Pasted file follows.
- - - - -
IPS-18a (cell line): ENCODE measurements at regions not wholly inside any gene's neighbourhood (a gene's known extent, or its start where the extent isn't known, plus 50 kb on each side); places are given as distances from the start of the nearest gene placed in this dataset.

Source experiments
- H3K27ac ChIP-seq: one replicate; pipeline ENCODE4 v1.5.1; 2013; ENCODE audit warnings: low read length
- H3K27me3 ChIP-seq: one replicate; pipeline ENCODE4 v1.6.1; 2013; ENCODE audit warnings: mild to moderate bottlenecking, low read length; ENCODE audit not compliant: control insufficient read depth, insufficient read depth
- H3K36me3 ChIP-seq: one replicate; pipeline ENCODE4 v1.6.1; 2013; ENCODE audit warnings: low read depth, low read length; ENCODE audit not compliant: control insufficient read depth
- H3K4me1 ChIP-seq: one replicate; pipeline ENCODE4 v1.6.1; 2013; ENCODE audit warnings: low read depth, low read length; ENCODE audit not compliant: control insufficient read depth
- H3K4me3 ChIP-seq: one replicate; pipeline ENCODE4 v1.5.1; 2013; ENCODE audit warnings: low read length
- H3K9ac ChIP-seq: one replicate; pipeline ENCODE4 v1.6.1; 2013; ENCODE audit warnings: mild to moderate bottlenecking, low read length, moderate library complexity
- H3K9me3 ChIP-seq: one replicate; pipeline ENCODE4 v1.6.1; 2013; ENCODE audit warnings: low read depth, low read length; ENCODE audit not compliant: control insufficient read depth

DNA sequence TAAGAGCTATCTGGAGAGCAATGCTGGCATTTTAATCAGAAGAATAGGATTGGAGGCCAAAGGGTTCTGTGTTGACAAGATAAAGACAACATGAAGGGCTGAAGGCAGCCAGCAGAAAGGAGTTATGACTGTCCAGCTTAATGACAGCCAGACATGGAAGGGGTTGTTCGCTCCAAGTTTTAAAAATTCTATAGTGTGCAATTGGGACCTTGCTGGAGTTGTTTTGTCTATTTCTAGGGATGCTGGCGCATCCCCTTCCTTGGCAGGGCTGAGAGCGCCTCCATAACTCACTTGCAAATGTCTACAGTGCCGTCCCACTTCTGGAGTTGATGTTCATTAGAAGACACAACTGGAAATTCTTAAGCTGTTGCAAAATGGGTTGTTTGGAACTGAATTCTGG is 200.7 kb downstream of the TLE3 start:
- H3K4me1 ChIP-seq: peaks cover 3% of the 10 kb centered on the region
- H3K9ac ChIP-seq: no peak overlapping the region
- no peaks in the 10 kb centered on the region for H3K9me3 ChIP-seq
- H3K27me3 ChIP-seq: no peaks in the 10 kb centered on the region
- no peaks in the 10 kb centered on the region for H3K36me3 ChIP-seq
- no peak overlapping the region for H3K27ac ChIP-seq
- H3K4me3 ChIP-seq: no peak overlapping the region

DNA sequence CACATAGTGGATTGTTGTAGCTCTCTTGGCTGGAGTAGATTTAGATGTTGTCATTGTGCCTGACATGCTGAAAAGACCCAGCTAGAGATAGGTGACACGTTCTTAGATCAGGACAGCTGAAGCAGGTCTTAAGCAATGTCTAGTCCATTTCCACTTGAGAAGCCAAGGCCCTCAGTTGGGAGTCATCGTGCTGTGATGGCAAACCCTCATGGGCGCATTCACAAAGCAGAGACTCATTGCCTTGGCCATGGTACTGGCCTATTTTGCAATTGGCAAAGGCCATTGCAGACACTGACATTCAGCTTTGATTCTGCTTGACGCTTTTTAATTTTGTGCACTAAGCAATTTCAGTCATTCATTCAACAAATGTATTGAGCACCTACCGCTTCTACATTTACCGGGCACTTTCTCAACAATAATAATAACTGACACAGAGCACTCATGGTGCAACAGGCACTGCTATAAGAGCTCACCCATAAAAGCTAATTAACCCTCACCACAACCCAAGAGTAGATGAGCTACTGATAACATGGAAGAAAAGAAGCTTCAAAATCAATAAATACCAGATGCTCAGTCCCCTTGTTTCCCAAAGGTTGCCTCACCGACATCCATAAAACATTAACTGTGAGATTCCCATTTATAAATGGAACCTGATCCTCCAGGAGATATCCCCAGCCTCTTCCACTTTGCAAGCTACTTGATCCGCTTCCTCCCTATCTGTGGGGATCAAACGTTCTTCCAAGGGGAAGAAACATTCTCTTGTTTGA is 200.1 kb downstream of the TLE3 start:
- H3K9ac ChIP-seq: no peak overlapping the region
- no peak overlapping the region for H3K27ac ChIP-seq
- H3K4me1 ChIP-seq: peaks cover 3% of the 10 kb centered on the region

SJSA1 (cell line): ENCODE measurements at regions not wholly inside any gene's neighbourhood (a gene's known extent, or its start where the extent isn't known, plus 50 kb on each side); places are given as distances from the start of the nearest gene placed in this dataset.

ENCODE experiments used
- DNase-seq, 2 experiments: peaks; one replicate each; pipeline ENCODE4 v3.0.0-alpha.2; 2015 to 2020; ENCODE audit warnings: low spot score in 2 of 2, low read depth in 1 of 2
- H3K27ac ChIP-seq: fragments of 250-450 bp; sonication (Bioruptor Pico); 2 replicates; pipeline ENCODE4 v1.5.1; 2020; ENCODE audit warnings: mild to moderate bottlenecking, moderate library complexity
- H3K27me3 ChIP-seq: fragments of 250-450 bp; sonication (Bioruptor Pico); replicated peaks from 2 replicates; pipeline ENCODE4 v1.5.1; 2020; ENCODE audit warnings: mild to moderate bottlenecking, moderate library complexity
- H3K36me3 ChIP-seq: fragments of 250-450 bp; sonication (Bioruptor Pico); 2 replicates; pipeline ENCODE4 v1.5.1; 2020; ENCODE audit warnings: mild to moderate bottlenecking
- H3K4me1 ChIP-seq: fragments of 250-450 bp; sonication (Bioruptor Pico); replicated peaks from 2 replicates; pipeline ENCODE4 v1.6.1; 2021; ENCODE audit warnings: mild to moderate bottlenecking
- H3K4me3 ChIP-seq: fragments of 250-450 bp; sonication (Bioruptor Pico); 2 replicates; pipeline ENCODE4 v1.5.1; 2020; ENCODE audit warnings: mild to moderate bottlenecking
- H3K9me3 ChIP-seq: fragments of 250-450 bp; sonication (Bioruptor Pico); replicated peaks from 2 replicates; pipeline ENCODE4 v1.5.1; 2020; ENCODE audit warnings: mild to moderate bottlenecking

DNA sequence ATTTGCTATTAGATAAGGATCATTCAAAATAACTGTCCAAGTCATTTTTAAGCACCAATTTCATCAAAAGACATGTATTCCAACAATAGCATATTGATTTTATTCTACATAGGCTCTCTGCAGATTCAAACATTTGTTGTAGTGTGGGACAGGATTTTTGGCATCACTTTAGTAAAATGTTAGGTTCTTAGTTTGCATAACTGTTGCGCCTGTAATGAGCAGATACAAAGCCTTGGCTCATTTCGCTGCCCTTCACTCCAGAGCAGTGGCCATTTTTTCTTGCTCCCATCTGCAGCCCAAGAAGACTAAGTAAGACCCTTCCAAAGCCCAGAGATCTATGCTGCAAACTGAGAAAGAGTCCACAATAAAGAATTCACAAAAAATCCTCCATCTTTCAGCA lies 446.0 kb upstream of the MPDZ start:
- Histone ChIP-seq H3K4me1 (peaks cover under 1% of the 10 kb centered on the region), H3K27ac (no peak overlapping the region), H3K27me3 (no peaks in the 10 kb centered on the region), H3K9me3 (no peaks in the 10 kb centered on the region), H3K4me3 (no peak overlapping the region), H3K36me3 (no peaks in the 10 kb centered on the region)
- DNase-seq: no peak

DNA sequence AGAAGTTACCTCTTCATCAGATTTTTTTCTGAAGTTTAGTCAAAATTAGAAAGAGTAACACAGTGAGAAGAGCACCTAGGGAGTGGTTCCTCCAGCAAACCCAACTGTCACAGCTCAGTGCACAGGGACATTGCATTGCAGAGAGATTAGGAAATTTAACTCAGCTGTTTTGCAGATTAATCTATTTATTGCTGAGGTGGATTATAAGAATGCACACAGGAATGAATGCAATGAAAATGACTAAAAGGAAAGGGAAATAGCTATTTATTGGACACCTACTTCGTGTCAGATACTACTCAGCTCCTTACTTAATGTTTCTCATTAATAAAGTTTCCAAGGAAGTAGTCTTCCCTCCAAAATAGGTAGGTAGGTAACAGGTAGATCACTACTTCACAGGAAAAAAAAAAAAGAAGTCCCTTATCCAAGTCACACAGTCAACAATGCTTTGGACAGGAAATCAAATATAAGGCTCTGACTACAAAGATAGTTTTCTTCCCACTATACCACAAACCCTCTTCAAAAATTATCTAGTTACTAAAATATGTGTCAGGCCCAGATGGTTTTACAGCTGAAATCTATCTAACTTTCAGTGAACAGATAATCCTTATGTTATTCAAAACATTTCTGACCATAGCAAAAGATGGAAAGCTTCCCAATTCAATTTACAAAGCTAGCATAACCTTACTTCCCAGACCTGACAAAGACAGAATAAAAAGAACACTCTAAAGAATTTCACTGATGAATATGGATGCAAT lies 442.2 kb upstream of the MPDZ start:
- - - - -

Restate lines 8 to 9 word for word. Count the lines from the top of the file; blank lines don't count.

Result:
- H3K9ac ChIP-seq: one replicate; pipeline ENCODE4 v1.6.1; 2013; ENCODE audit warnings: mild to moderate bottlenecking, low read length, moderate library complexity
- H3K9me3 ChIP-seq: one replicate; pipeline ENCODE4 v1.6.1; 2013; ENCODE audit warnings: low read depth, low read length; ENCODE audit not compliant: control insufficient read depth